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15157 Views 45 Replies Latest reply: Dec 30, 2011 2:15 PM by Michael_Taylor RSS Go to original post 1 2 3 4 Previous Next
  • Manny_A Legend 841 posts since
    May 25, 2007
    Currently Being Moderated
    30. Dec 21, 2011 10:35 AM (in response to NELL_blue)
    Overly Officious?

    NELL_blue wrote:

     

    In the case that started this thread, the official made a bad call based on the rules as written. A team had a championship stolen from it.


    I would have to disagree, based upon what beowulf wrote.  He is an official in Massachussetts, and has heard firsthand what the intent of the rule is.  You are basing your position from what is actually written.  You yourself pointed out that what is written and what is intended are two different beasts.  Just because what is written doesn't include raising one's arm for two seconds while running towards the end zone, that doesn't mean the act is not covered by the intent of the rule.

     

    NELL_blue wrote:

     

    Let me write one for you?  Bottom of game ending inning. Batter hits a home run over the fence, while rounding third he stops, turns to visitors dugout and makes like he is holding a machine gun and pretends to mow down the coaches and remaining visiting team. After 3 seconds of this, he continues and touches home plate for a walk off. Call?


    By rule, there's nothing I could do to negate the HR.  I could eject the player when he does this, but per OBR 9.01(d), the ejection wouldn't take effect until play ends, which would be after he touches home plate.  At most, this kid wouldn't be able to play in the next game.  But the run counts and the game is over.

     

    Under some other organization (perhaps NCAA and/or FED), the ejection could be immediate and negate the HR, but that's not the case for OBR and LL.

  • Frank_B Legend 1,324 posts since
    May 30, 2007
    Currently Being Moderated
    31. Dec 21, 2011 2:15 PM (in response to Manny_A)
    Overly Officious?

    Manny:

     

    The "problem" as I view it.

     

    It appears the "violation" or degree of the "violation" is judgemental on the part of any "one" official on the field; and the penalty invoked (itself) appears to be discretionary on the part of "one" official on the field.

     

    I personally attended no less than eight Massachusetts High School football games this past season.

    Some teams in playoff situations. and others potential championship teams.

     

    I saw ball-carriers, in the end zone, end zone bound, and completing  yardage gains not resulting in touchdowns, not being called for actions much worse than our subject player raising his arm.

     

    For example: a ball carrier extending both arms in wing-like fashion  enroute to a touchdown.

    Another who did a somersault in the end zone. There were others.

    Not the same officials doing all the games.

     

     

    Frank!

  • Michael_Taylor Community Moderator 318 posts since
    May 25, 2007
    Currently Being Moderated
    32. Dec 22, 2011 3:09 PM (in response to Frank_B)
    Overly Officious?

    And it is crap like what you witnessed that leads to officials calling a two second raising og his arm as taunting. Since Mass. uses NCAA rules, it is spot of the foul award. So evidently they enforced it properly. In Fed rules the touchdown would have counted. Football has shot theirselves in the foot by the players doing more outrageous celebrations, officials allowing it and ESPN showing it over and over. Kids see it and copy it, then they complain when they get called on it.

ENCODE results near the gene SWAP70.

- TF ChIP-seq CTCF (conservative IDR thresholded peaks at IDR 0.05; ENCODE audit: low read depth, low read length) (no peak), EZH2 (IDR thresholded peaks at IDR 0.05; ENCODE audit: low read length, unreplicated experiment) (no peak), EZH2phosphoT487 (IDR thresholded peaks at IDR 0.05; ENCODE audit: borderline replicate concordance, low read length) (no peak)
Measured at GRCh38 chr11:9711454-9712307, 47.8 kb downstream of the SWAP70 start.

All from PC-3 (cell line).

An example was a NFL player scoring a touchdown, running to back of the endzone, setting the ball on the ground, putting his foot on the ball and doing an Angel in the Outfield imitation. I didn't understand what he was trying to do and it looked stupid. Hand the ball to the official and going celebrate or go to the sideline.

    I'm a equal opportunity hater of stuypid celebrations. I think they should throw flags on defenders acting like idiots after a tackle.





    Michael S. Taylor

  • NELL_blue Legend 303 posts since
    May 21, 2010
    Currently Being Moderated
    33. Dec 23, 2011 4:56 AM (in response to Michael_Taylor)
    Overly Officious?

    You hit the nail straight on the head, Mike.  Kids see this stuff on TV all the time. They emulate their heros. I just wish we had better better heros.

    Taking pure emotion out of the game is wrong. Rules like this backfire eventually! 





    Better to have it and not need it, than need it and not have it!

  • Frank_B Legend 1,324 posts since
    May 30, 2007
    Currently Being Moderated
    34. Dec 23, 2011 11:25 AM (in response to beowulf37)
    Re: Overly Officious?

    beowulf:

     

    A "late" question,  you----being a MIAA ice hockey official----and me being curious....

     

    When a high school hockey player scores a goal.....invariably, what follows: his team-mates surround  him, hug him, some get kissed, some get mobbed under, and most certainly are " body-pounded" by  team-mates.

     

    Is any or all of the above-----construed, or could be construed, as----

     

    1)----taunting?

     

    2)---celebratory?

     

    3)---unsportsmanslike conduct?

     

    4)---a delay of game?

     

    One?  More than one?  None would apply?

     

     

    A) against a rule----not ordinarily  enforced?

     

    B) no rule exists banning the above  #1 thru #4?

     

    Frank!

  • beowulf37 Legend 219 posts since
    May 25, 2007
    Currently Being Moderated
    36. Dec 23, 2011 7:48 PM (in response to Frank_B)
    Re: Overly Officious?

    There is no language in either Fed or MIAA ice hockey rules that define 'taunting' as such - and certainly not as specifically as the football rule does. 

     

    Having said that, what you dexscribe is certainly not #1, is #2, is not #3 and is generally not #4, unless other factors exist that, in my judgement, would make it so.  Ice hockey rules regarding unsportsmanlike conduct are quite broad (which I like) so a celebration or taunting, as the case may be, is whatever I think it is. 

  • Frank_B Legend 1,324 posts since
    May 30, 2007
    Currently Being Moderated
    37. Dec 24, 2011 8:14 AM (in response to beowulf37)
    Overly Officious?

    Interesting.....

     

    Thanx for that beowulf!.

     

    Frank!

  • Michael_Taylor Community Moderator 318 posts since
    May 25, 2007
    Currently Being Moderated
    38. Dec 24, 2011 7:03 PM (in response to BlueBeak)
    Overly Officious?

    It will be a while before I can ask, I only see him at our local watering hole on Mondays. I doubt he will come out this Monday but if he does I will ask. He's a pretty good white hat and not a half bad liars poker player.





    Michael S. Taylor

  • Frank_B Legend 1,324 posts since
    May 30, 2007
    Currently Being Moderated
    39. Dec 26, 2011 2:00 PM (in response to Frank_B)
    Re: Overly Officious?

    Now that I have a bit of non-holiday relaxed time on my hands, my point in asking beowulf the question above, FWIW, right or wrong,  follows:......[in the form of an "editorial"----if I may]